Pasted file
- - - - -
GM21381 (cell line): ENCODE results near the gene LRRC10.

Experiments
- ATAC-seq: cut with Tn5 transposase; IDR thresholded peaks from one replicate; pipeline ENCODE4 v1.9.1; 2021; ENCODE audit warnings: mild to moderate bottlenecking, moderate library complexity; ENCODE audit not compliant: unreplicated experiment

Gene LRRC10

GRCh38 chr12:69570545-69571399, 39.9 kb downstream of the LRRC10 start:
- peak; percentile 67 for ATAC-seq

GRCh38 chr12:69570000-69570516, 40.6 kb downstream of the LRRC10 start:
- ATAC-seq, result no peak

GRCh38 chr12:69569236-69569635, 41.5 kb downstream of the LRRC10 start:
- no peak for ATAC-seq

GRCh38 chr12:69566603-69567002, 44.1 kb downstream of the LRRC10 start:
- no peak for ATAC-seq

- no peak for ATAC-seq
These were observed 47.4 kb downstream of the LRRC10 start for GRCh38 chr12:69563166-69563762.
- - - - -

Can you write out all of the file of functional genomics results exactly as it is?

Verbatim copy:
GM21381 (cell line): ENCODE results near the gene LRRC10.

Experiments
- ATAC-seq: cut with Tn5 transposase; IDR thresholded peaks from one replicate; pipeline ENCODE4 v1.9.1; 2021; ENCODE audit warnings: mild to moderate bottlenecking, moderate library complexity; ENCODE audit not compliant: unreplicated experiment

Gene LRRC10

GRCh38 chr12:69570545-69571399, 39.9 kb downstream of the LRRC10 start:
- peak; percentile 67 for ATAC-seq

GRCh38 chr12:69570000-69570516, 40.6 kb downstream of the LRRC10 start:
- ATAC-seq, result no peak

GRCh38 chr12:69569236-69569635, 41.5 kb downstream of the LRRC10 start:
- no peak for ATAC-seq

GRCh38 chr12:69566603-69567002, 44.1 kb downstream of the LRRC10 start:
- no peak for ATAC-seq

- no peak for ATAC-seq
These were observed 47.4 kb downstream of the LRRC10 start for GRCh38 chr12:69563166-69563762.